The housing initiative promotes job creation in Haiti as a central goal. The unemployment rate in Haiti is estimated at a staggering 70%. In 2010, the US government spent $1.1 billion in Haiti, all of which went to six US government entities and seven UN agencies. None of it went to the Haitian government or to Haitian NGOs or contractors (Yaffe).

A Locally Appropriate Building Material

The advantages of the honeycomb composite panel include 1) a great reduction of the need for importing materials, 2) creating lightweight housing that will be safer in the event of structural failure, 3) a very fast erection time, and 4) the integration of local labor.[1] The panels are impervious to fire, water, insects, mold, and mildew.[2] Once completed the panel has a compressive strength of over 200 tons per square meter and a bending strength of 0.96 kips at a thickness of 2”.[3] [4]

Built Projects

The Takit-EZ house was designed by students[5] and built both as a prototype on campus and as a fully functional house in Port-au-Prince Haiti as part of the Building Back Better Communities Expo organized by the Haitian government. This expo showcased model homes by approved vendors, including PGI. This particular house was the only house of sixty model homes built entirely in Haiti, with Haitian labor (see Figure 2). Once the Expo is finished, the house will be given to a family.

Figure 2: Haitian Factory and site-build team

Design Process

The implementation of the entire project was realized through a series of courses that spanned an academic year. The process of designing and building the prototype house involved a close collaboration with several experts in disaster relief, professionals in structural engineering as well as representatives from the development company of PGI. Students initially learned within the context of a design studio, how to design within the constraints of a specific modular building material and within the cultural understanding of the context of Haiti. With the knowledge of the possibilities and limitations of the panel system, the process began with a series of rather inclusive design goals that included culture and climate as well as materials and methods of construction.[6]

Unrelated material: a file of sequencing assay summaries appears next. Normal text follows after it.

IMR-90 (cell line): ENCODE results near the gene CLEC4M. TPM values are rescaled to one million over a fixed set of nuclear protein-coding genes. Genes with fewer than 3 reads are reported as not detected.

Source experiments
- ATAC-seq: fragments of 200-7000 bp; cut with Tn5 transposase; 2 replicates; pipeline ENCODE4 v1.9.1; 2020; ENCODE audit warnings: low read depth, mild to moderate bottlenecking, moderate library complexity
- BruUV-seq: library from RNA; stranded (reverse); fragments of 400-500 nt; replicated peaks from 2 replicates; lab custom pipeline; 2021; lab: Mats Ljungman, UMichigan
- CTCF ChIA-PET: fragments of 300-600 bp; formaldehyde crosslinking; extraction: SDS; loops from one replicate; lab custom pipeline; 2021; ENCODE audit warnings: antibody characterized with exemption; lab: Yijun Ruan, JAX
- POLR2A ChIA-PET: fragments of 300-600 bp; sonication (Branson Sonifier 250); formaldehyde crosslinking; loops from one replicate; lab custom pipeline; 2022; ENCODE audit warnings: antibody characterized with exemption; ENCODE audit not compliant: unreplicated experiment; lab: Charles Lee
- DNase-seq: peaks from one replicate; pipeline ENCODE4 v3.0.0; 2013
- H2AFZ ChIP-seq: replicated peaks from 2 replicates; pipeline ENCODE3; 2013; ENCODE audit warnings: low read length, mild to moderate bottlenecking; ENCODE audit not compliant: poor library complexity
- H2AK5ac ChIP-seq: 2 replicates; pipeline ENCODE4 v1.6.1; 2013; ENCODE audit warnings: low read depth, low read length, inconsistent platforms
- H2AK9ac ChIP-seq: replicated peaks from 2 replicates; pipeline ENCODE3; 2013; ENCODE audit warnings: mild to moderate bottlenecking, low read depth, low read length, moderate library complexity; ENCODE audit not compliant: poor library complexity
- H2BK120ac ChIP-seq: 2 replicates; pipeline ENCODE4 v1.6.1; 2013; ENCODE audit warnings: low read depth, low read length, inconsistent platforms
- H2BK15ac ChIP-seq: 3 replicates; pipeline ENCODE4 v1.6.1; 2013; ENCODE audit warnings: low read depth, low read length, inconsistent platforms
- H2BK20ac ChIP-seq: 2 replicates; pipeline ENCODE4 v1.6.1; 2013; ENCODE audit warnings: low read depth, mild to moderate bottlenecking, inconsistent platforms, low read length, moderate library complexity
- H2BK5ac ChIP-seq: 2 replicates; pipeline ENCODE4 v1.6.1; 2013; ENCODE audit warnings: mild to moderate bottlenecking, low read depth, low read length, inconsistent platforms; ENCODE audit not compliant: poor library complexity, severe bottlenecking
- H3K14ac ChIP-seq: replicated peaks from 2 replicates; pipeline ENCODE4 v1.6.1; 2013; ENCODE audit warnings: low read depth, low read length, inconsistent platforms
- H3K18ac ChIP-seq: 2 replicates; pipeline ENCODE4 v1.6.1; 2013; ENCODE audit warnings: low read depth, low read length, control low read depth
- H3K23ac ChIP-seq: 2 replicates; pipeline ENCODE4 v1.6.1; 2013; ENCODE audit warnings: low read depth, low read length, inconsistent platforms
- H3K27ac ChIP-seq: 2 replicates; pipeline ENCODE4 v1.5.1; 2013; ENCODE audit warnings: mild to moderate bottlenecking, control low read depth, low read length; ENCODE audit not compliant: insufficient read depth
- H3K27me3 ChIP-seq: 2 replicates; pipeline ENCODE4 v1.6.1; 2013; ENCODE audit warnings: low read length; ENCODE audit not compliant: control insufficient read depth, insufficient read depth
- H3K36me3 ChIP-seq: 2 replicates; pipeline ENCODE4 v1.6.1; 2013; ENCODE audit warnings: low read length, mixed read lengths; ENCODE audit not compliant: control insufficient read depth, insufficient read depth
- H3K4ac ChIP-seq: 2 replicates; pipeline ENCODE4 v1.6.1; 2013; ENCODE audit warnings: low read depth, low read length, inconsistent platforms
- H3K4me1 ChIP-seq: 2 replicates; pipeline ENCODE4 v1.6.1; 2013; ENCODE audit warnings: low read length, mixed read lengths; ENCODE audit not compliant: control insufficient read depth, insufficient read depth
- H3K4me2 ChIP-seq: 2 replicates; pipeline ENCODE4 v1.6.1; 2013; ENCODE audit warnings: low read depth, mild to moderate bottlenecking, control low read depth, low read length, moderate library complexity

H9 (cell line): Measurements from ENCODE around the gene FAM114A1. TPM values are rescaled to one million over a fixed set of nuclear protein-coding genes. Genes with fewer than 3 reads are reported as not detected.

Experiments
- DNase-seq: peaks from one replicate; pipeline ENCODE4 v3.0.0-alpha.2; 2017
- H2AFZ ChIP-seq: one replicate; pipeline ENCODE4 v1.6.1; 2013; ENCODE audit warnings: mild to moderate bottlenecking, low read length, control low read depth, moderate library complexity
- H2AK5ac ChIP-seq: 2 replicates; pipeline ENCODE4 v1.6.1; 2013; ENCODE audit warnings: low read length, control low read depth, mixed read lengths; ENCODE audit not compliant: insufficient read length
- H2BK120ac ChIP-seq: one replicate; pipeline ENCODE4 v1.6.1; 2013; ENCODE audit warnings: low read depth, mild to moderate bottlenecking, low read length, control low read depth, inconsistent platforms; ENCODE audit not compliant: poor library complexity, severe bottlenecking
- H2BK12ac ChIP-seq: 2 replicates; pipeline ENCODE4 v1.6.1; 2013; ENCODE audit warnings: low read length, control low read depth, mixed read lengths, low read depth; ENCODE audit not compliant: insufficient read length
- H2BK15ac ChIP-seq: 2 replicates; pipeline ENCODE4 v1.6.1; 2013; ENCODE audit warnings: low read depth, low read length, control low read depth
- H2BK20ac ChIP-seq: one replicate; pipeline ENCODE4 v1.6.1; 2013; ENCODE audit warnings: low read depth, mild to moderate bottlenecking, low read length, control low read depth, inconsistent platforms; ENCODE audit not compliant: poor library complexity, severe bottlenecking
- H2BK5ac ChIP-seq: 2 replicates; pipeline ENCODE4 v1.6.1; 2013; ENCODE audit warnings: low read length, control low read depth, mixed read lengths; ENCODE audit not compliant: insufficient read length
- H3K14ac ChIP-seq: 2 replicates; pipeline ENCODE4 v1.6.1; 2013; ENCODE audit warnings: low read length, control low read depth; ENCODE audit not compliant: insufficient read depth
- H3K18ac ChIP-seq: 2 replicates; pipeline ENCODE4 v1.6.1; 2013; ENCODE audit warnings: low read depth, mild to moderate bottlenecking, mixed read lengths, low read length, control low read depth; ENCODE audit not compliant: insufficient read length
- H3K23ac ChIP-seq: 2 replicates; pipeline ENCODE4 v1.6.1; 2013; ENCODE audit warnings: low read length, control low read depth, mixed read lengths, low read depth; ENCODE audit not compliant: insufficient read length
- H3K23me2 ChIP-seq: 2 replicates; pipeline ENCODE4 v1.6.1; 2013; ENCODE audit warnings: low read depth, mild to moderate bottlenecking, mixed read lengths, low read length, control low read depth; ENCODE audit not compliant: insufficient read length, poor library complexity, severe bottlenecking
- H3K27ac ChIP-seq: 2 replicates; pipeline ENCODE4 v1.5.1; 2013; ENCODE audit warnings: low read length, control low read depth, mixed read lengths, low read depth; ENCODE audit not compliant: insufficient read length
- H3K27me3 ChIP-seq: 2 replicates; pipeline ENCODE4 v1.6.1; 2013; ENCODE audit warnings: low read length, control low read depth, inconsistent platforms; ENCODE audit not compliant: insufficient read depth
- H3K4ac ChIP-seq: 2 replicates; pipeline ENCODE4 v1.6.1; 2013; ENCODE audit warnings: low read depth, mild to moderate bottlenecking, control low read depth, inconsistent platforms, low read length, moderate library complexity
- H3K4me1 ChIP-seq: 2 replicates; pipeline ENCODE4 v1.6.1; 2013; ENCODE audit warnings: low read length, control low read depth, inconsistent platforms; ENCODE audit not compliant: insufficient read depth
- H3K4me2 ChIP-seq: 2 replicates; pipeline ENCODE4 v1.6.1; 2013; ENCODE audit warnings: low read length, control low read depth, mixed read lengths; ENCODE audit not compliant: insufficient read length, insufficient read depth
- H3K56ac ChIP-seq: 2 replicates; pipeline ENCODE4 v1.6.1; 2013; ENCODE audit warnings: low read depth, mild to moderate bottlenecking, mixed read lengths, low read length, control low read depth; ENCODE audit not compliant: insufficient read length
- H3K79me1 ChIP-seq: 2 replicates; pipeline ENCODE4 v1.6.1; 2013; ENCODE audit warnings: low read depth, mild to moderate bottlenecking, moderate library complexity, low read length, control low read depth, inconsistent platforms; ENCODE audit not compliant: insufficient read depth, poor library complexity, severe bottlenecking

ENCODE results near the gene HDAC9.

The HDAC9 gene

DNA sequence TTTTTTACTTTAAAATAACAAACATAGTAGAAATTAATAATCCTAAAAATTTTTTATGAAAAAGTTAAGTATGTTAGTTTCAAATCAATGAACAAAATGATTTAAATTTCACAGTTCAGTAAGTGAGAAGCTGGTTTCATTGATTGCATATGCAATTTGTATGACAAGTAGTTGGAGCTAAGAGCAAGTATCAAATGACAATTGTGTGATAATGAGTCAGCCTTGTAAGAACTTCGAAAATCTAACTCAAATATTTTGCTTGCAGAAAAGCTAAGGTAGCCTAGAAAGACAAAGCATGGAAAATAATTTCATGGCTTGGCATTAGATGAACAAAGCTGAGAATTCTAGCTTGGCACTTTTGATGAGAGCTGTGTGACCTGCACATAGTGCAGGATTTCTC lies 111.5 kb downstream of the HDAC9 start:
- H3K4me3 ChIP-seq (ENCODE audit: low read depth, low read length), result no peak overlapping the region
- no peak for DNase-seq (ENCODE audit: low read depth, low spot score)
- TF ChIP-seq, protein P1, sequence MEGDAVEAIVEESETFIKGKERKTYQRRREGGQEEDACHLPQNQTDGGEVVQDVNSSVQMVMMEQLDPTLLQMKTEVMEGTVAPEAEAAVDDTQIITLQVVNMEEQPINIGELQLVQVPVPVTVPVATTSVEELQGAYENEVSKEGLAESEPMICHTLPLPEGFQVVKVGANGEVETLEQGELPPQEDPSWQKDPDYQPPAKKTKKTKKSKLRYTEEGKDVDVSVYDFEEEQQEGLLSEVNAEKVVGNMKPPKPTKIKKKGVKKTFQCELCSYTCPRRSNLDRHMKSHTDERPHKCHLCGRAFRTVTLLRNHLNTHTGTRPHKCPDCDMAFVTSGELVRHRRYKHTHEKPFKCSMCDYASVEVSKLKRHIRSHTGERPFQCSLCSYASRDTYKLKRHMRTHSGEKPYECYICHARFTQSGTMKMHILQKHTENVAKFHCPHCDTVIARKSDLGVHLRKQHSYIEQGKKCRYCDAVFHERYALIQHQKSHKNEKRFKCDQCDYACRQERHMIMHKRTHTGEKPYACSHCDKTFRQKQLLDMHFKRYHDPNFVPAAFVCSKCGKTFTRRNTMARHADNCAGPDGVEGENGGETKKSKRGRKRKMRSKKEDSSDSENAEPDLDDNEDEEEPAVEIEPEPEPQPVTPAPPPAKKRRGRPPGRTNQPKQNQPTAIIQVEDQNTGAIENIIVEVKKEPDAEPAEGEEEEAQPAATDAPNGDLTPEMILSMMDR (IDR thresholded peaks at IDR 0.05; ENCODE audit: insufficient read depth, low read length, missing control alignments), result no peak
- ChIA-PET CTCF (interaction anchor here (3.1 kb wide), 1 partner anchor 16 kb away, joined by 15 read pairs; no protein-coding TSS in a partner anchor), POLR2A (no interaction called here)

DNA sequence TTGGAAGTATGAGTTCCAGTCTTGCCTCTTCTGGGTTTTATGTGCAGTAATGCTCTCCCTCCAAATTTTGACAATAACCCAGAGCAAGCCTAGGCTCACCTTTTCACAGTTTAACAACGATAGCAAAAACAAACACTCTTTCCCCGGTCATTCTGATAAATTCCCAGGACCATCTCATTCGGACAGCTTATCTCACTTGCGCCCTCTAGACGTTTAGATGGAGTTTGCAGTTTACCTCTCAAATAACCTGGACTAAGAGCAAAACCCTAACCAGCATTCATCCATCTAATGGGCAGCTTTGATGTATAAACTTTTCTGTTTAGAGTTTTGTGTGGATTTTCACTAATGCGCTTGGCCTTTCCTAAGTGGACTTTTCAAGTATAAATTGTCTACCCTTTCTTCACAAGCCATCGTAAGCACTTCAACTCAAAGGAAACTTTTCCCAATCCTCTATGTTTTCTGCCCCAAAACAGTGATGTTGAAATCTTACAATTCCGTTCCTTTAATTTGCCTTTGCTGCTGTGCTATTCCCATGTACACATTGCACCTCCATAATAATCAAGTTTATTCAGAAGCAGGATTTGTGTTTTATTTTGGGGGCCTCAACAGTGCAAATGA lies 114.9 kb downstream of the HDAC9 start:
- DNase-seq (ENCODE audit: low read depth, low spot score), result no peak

Design Goals

For this project, there were a number of general design goals which included:

-         Design for the Haitian culture and climate

-         Design for affordability

-         Design for flexibility

-         Design to withstand natural forces

-         Design for sustainability

-         Design for constructability

A primary consideration was that the design should respect Haitian culture and should be desirable for Haitians to live in. Background research was done into the typical house for Haitians. There are numerous examples of failed attempts by foreign architects creating designs that are inappropriate to local cultural and climatic contexts. The bottom line is that the design must be one that people will want to live in. The main points that were taken from the research were the considerations of a front porch, minimal circulation, security issues, sloping roofs, indoor-outdoor living, area for outdoor cooking, and colors.

A strict material budget of 65 panels was given from PGI. All of the designs were done with panel count and panel simplification in mind. An important point was that it should be possible for families to expand their houses easily and without causing structural failure. Often, Haitians often invest in their homes, and it is therefore important that they have the flexibility for improvement and expansion.

Another important additional requirement was that the designs should be able to withstand typical sustained hurricane winds and should be lightweight so as to reduce loss of life in the event of falling materials. In addition, the designs should promote thermal comfort and work without the need for active heating or cooling.

Lastly, the design should have built-in tolerances for poor construction quality. With this in mind, the approach of prefabrication is well suited as most of the work is able to happen in a factory in a controlled setting. The workers will become very skilled at building one house type through close instruction and repetition.

Preliminary Design